Impact-related rocks include two general types of breccias: 1) crystalline clast breccias (CCB) dominated by clasts of Precambrian basement lithologies (gneiss, granite, minor mafics) and incorporating clasts of accretionary melt rock material (some with isotropic domains of apparently largely unaltered glass) and minor Proterozoic sedimentary rocks; and 2) sedimentary clast breccias (SCB) dominated by clasts of Phanerozoic shales and carbonates. CCBs were identified blanketing the crystalline basement rocks of the Central Peak, and display contrasting matrix lithologies: 1) a lower interval with a sandy argillaceous matrix, and 2) an overlying unit with an altered melt-rock matrix displaying regions of flow-banding (interpreted as the impact melt layer). Clasts and grains within the CCBs show abundant planar deformation features (PDFs), especially quartz with multiple sets of shock lamellae, features unique to impact events. Some clasts are partially to completely melted, and many are modified by early post-impact hydrothermal alteration (Crossey and McCarville, 1993). The CCBs overlie relatively intact large blocks of Precambrian basement rocks on the central peak, which incorporate pods or dikes of CCB and display thin pseudotachylite (frictional melt) veins generated along fracture offsets. Mineral crystals in these basement rocks also display abundant PDFs. By contrast, the SCBs are known to blanket all three structural terranes in the crater. The most abundant SCB contains only scattered rare clasts of Precambrian basement lithologies, and melt-rock clasts are rare to absent. These breccias, however, contain a disproportionately high percentage of Cretaceous shale, mudstone, and sandstone clasts, including contorted large blocks up to 75 m in diameter. Isolated well-preserved Cretaceous foraminifera tests are scattered to common in the SCB matrix. A layer of SCB was deposited across the Central Peak and is preserved in a central depression where it locally incorporated clasts of impact melt-rock into its base.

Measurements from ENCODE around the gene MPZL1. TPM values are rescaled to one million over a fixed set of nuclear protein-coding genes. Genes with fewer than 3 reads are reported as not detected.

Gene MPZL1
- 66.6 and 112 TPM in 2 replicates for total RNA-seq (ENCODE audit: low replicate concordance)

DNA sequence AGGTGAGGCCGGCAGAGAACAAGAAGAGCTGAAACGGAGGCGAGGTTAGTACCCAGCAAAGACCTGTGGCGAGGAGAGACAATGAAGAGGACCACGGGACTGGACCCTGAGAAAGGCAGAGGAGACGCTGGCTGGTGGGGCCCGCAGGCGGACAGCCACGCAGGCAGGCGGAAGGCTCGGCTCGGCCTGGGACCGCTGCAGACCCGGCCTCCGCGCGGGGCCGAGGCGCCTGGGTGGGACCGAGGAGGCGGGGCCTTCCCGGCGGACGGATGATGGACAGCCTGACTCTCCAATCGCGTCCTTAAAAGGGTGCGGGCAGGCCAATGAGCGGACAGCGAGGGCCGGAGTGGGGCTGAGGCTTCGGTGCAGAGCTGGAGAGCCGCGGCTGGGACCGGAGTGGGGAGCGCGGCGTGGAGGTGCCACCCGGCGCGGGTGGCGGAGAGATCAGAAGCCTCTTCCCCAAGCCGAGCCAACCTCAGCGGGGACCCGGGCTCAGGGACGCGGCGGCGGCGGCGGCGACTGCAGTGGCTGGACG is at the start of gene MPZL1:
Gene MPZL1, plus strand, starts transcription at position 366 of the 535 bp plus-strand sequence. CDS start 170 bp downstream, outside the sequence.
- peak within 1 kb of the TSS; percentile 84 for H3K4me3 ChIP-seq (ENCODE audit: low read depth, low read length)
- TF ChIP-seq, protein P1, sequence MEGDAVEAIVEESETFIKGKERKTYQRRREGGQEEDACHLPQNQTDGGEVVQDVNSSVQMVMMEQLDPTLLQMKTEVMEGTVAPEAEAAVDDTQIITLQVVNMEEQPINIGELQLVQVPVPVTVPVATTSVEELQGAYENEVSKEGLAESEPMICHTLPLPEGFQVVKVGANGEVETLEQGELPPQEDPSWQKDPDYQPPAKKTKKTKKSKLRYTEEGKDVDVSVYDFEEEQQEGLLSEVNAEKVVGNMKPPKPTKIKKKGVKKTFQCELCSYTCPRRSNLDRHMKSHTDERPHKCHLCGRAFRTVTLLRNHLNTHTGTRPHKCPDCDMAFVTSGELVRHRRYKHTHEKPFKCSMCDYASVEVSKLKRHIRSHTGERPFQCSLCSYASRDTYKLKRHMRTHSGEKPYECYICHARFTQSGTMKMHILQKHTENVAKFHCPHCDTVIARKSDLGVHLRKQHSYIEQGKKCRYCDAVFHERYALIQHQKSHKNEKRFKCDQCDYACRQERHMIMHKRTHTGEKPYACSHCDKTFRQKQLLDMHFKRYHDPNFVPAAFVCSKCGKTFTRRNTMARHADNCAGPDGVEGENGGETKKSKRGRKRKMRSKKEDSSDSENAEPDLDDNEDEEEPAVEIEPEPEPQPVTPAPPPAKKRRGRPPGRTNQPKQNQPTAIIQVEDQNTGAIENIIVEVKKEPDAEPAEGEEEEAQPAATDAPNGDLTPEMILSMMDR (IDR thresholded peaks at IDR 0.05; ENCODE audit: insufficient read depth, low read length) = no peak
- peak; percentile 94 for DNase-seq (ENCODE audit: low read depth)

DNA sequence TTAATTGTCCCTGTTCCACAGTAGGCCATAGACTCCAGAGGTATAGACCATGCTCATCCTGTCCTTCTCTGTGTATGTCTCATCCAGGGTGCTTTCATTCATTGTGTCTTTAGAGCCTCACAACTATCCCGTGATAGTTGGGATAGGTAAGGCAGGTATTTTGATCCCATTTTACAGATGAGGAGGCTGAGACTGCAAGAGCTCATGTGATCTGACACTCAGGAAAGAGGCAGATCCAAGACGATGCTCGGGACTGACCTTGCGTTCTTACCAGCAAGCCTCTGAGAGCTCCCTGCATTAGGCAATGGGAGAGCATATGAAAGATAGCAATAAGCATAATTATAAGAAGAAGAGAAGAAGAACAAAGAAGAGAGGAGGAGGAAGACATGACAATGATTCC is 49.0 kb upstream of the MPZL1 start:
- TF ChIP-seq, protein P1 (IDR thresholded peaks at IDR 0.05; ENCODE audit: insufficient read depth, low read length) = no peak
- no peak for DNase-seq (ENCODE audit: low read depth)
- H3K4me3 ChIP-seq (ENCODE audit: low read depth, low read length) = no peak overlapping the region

The disproportionate dominance of Cretaceous lithologies in the SCBs, when compared to the total volume of crustal material excavated during transient cratering, suggests that much of the contained Cretaceous blocks and other material were derived by sedimentary mass transport from the crater margin, not by ejecta fall-back. Unstable scarps probably existed around the crater margin immediately following excavation of the transient crater and as unstable footwall scarps associated with the episode of normal block faulting during formation of the Terrace Terrane area. The upper strata of these scarps was dominated by Cretaceous sediments (estimated 300 m of Cenomanian through Maastrichtian strata) and, along with the ejecta blanket, presumably served as the source for the bulk of the SCB material. These Cretaceous blocks, clasts, and matrix provide a record of Cretaceous deposits now largely eroded from the eastern margin area of the Western Interior. The presence of Paleozoic and rare Proterozoic and melt-rock lithologies identify the ejecta component of the SCB, incorporated chaotically with the mass of transported Cretaceous material during emplacement. Therefore, it is suggested that the SCB was transported from the crater rim by gravitationally driven mass wasting, coincident with and immediately following large-scale fault movements associated with the formation of the Terrace Terrane and the uplift of the central peak. This emplacement of the SCB included the transport of material, in thickness known to exceed 200 m, up to 15 km or more laterally, to cover all regions including the center of the Manson structure.